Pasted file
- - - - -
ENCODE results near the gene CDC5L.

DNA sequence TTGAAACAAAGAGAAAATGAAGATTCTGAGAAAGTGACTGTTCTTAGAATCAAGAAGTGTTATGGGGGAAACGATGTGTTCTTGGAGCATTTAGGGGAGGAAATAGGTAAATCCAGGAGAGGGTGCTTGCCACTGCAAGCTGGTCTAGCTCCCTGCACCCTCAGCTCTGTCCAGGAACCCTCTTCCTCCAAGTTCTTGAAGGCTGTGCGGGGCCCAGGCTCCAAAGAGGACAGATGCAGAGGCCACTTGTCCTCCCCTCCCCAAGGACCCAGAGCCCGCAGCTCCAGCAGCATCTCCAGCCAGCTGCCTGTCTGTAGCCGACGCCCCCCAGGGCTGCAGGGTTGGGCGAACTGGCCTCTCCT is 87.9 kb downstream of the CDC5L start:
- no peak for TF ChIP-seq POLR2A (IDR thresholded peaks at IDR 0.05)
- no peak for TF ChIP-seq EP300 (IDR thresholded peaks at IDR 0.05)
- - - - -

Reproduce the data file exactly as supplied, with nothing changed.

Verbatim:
ENCODE results near the gene CDC5L.

DNA sequence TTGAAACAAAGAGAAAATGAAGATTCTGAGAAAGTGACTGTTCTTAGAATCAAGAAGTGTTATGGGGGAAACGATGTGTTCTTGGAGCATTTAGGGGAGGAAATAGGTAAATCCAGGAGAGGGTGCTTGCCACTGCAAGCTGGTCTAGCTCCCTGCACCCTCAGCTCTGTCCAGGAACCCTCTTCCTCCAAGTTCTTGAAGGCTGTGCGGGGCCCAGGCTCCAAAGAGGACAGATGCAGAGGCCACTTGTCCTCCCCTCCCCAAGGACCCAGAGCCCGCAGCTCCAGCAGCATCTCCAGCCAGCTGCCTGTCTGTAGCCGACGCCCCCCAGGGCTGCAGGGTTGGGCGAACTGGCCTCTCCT is 87.9 kb downstream of the CDC5L start:
- no peak for TF ChIP-seq POLR2A (IDR thresholded peaks at IDR 0.05)
- no peak for TF ChIP-seq EP300 (IDR thresholded peaks at IDR 0.05)